If you are concerned that your child may be dehydrated, it’s important to consult with a doctor as soon as possible. Kids are sensitive, and so it’s always important to be safe as opposed to sorry.

Symptoms young children with dehydration commonly experience include:

  • Fussy, irritable, or confused
  • Extremely sleepy
  • Not producing a wet diaper for more than 3 hours
  • Sunken fontanels, the soft spots near the top of your baby’s head.
  • Diarrhea or vomiting for more than 24 hours

What Causes Dehydration?

It sounds simple, drink enough water and you will avoid dehydration. Although if it were so simple people wouldn’t become sick or even die due to dehydration all of the time.

A number of contributing factors can cause dehydration, including:

  • If you lose too much water in sweat and don’t replenish it by drinking adequate water.
  • Overexertion without proper hydration, this often happens to athletes, especially young ones who are unaware how important it is to stay hydrated.
  • Any condition that causes increased urination, such as diabetes.
  • A fever naturally causes you to lose fluids and increases the amount of water you need.
  • Diarrhea or vomiting removes water from your system that needs to be replenished immediately.

Complications Associated With Untreated Dehydration

Dehydration is incredibly serious and should always be addressed immediately.

Untreated dehydration can lead to:

  • Heat sickness ranging from heat cramps to life-threatening heatstroke.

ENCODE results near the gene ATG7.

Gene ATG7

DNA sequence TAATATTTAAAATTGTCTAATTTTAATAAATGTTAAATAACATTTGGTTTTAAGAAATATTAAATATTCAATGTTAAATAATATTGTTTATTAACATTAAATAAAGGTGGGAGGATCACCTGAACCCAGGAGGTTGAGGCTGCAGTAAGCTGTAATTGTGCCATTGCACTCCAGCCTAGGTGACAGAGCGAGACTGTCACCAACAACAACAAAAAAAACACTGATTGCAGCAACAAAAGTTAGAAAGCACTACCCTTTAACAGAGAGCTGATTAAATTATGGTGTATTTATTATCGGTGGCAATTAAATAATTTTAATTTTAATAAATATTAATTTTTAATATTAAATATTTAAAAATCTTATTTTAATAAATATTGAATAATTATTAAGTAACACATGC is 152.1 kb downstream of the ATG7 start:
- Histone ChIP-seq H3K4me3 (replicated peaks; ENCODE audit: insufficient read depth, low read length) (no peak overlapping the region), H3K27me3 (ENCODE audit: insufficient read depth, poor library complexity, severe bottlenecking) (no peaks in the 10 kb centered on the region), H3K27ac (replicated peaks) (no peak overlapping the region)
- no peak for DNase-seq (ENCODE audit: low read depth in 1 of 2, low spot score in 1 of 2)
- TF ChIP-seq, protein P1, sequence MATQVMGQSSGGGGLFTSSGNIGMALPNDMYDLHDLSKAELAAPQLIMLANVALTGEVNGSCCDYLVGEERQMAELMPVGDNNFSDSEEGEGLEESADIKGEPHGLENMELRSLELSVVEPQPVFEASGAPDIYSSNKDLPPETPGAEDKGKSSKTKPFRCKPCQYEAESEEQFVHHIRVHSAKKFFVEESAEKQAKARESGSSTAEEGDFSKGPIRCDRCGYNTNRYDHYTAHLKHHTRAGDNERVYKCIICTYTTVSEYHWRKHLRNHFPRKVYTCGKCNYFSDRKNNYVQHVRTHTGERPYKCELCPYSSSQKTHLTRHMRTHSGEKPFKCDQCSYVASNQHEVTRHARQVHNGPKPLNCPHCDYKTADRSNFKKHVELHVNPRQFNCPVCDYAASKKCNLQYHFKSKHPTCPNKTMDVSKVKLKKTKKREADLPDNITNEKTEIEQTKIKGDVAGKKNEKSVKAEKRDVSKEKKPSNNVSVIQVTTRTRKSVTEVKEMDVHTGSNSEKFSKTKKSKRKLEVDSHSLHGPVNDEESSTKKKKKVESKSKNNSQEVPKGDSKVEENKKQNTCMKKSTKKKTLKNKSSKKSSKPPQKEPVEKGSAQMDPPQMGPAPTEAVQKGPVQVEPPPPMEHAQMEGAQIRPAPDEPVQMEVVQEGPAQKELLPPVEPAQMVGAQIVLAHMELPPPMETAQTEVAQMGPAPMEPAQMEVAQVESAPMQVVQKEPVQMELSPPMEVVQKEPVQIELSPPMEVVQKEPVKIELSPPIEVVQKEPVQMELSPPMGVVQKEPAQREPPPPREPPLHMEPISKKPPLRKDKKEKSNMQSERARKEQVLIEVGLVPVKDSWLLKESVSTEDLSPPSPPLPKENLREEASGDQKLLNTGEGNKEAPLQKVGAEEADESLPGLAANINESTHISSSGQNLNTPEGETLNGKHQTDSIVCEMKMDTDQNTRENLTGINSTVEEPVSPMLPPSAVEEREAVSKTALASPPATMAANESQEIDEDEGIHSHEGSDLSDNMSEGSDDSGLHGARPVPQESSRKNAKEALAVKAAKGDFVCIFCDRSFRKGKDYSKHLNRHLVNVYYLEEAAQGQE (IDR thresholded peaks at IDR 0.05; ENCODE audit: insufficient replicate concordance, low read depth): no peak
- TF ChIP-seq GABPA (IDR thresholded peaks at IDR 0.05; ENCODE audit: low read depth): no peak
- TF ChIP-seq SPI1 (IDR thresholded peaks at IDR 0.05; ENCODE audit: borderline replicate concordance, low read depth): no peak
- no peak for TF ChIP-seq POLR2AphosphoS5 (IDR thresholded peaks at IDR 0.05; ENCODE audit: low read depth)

• As the body fights to trap the water it has left, cells expand and then rupture. This can happen in your brain, causing cerebral edema or a swollen brain to occur.
  • Low blood volume shock, also known as hypovolemic shock, occurs when the body does not have enough oxygen. Without oxygen you die, which means this is a life-threatening condition.
  • Kidney failure
  • In the most serious cases, coma and even death can result from dehydration.

When Does Dehydration Require Medical Treatment?

If you are thirsty you can often solve dehydration by loading up on adequate fluids.
For mild forms of dehydration you can visit your local Urgent Medical Care center for an exam and solution. For more serious and life-threatening signs of dehydration you should visit your local Emergency Room, as intravenous fluids may be necessary.

To help determine if you should visit the ER or Urgent Care, ask yourself if you are able to drive safely. If yes, visiting Urgent Care is the more cost-effective solution. If your dehydration is severe enough to impact your driving ability, you should visit your local Emergency Room.

For mild cases of dehydration, Urgent Medical Center is here to help you rehydrate and remain healthy.

About the author

Jonathan Kudrowitz Mr. Kudrowitz is a graduate of Nova Southeastern University’s Physician Assistant Program (MMS) and also completed a master’s degree in biomedical science (MS) at Florida Atlantic University. Jon is certified by the National Commission on Certification of Physician Assistants and is a member in good standing of the FAPA and AAPA. He joined UMC in 2009 and shares a commitment to delivering high-quality care with the utmost compassion, respect and attention to his patients.